The Dolomites in Italy form one of the most beautiful mountain ranges in the world. That’s not a secret.
But they also mark the birthplace of the soft adventure sport via ferrata, a victory of human ingenuity over a violent past.
The cloud disappears, leaving clear air ahead of me. Clear air ahead, clear air behind and, as my mind and stomach spin, I see clear air below. Over 2000 metres of it in fact, a gaping emptiness between the rocky ledge my toes perch on and the distant, twisting roads of the Ampezzo Valley. My hands grasp the cable that’s bolted into the rock, while my pulse tries to ignore the knowledge that my heels rest on nothing.
This isn’t rock climbing, it’s via ferrata, and I’m chasing clouds in the Dolomites.
It all started this morning, as I tightened my helmet and settled in to my harness. Experienced climbers can use via ferrata unsupervised, but novices like me need a qualified Alpine Guide. I’m here with Filippo Beccari, a quiet yet confident Italian, who’s somehow managed to convince me that the intermediate route, rather than the one for beginners, would be a good idea.
The grass is still wet from the early morning dew and the clouds track across the sky in a scattered formation. After a short walk to the base of the Col dei Bos, I spot my very first one: my first via ferrata.
Today, this is an adventure sport that’s spread across the world, from Italy to France, Germany, Canada and beyond, reaching a lofty 3800 metres on Mount Kibalu in Malaysia. But it all started here in the Dolomites as a way to save lives.
When World War One broke out, Italy was in trouble. Battles with Austria straddled these peaks, yet Italy’s soldiers knew more about the beaches in the south than the rocks in the north. With no time to train, they devised something else: via ferrata.
The name means “iron path” and the concept was simple: drill a cable into the mountain and let people walk, scramble or climb past, clipping on for safety.
Fast forward a couple of decades and the Italian Alpine Club had a bright idea. They spruced up the signs, replaced the rusting metal and lo and behold, a new adventure sport was born.
A few of the original via ferrata still snake through the grass but these wisps of iron aren’t the only ghosts from the war. The crumbling wall of a hospital forms a silhouette on the horizon, while soot-blackened tunnels reveal where soldiers used to live.
I can’t think about that now. I need to focus on getting this right. Via ferrata may be open to anyone in good health, but there’s still a price to pay for getting it wrong. Even with the cable, the braking apparatus, the carabiners and the extra rope that Filippo has fastened to my waist, I don’t want to fall. I don’t fancy dangling in thin air, straining the equipment or scraping along the stone.
Metallic clinks mingle with birdsong as Filippo threads our way up. Two lanyards fasten to the cable. When he reaches the anchor points, he unclips one, attaches it beyond the anchor, then repeats the process with the second lanyard.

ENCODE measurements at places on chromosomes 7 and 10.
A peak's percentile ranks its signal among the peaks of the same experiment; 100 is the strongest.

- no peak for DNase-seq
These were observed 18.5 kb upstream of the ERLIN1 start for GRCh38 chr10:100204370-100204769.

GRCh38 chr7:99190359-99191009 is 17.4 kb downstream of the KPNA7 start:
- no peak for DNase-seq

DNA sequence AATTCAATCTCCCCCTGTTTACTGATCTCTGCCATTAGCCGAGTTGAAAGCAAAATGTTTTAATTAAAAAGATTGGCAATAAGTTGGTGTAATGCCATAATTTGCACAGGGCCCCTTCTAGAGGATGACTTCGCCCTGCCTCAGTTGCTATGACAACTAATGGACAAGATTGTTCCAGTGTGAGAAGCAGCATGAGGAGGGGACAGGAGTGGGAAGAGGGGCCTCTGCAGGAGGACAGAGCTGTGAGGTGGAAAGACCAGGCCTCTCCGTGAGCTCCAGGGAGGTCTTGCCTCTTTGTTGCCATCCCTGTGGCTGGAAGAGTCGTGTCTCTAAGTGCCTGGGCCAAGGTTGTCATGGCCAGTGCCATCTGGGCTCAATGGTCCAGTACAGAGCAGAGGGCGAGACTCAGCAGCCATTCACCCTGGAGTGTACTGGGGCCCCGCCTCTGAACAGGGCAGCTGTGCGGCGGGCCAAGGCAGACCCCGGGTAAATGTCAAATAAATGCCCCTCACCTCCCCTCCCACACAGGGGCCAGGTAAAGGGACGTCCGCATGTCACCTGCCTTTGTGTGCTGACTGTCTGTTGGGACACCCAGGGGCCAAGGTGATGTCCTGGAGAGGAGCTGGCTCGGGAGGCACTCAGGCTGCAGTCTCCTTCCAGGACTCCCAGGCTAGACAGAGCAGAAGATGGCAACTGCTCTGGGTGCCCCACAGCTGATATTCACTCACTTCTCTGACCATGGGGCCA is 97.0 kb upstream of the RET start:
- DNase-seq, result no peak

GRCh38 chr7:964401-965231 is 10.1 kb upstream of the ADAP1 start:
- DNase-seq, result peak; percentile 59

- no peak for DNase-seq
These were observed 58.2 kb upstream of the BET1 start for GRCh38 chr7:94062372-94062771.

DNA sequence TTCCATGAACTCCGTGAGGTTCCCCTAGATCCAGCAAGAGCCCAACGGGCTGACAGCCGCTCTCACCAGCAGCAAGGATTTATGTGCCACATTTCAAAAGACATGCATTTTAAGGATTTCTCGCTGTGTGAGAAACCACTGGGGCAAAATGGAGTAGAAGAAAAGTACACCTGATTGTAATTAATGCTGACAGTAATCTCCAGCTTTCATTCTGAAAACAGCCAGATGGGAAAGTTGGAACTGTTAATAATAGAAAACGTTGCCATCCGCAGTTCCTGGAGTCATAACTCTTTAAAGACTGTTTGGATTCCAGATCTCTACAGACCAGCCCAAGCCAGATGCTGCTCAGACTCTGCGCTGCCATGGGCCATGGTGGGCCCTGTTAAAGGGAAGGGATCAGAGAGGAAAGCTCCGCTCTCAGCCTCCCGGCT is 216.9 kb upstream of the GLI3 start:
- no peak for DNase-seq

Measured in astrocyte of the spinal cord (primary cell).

His frame seems feline against the lilac and butter rock, whereas I’m huffing after him like an unbalanced rhino.
This is the closest I’ve come to climbing – reaching, reaching with one arm, fingertips clawing at rock. Knees bent, thighs burning as I reach, reach, wait for it, shift my weight to the next ridge in the rock.
After only ten metres, panic knocks at my door. I simply can’t work out what to do next. Can’t go up, can’t go down. Can’t move to the side.
I’m stuck, I’m stuck, I’m stuck and I’m a little overwhelmed as I remember that this is only a medium route.
“Bend more,” says Filippo, in an ethereal voice from a point I can’t yet see. “Stop hugging the rock. It’s safer to lean away.”
I have visions of growing old right here, spread-eagled against the mountain, vultures picking at my bones.
I stay silent and do the calculations. Ten metres up. 2559 metres at the peak. This is beyond embarrassing.
“Stand on the anchor,” comes the voice from above – and this time reassuring brown eyes stare back at me.
Anchor? Ah, the attachment for the cable that underpins the whole sport. It looks rubbery and, well, too flimsy to take my weight.
Still, if needs must…
I reach my foot to the right and tap my toes around its edges. My fingernails dig into the rock. Easy, easy, transfer my hips across and – ta da! I’m still alive! From here, the only way is up, as they say, and I’m taking it.
One hand here, the next there, use your legs, climb, breathe, smile, enjoy. Soon I’m at a natural plateau, watching those clouds swirl around the limestone peaks and feeling the sun on my face.
“The first part is always the hardest,” says Filippo.
“We need to test you early on. If you have problems here,” he gazes at the horizon,” we can get you down again. But higher up,” we both gaze at the clouds. “Not an option.”
This is something I’ve never considered before. Progress along a via ferrata is a one way affair. We’re alone now but there will be others later. Unlike rock climbing, there’s no custom route down. There’s one cable, one direction, one chance.
I zip up my jacket and press on, letting a rhythm of climbing, crisp air and adventure fill my lungs.
From the summit, a mossy path leads the way home, its edges tipped with snow. I’m half way down before I spot tiny figures on the rocks, silhouettes on the via ferrata.
Wow, I can’t help but think. I did that.
Disclosure – I arranged this via ferrata trip with guide through Dolomite Mountains (www.dolomitemountains.com) As ever, as always, I kept the right to write what I like. You can reach the Dolomites by flying into Venice, Verona or Innsbruck and travelling on from there.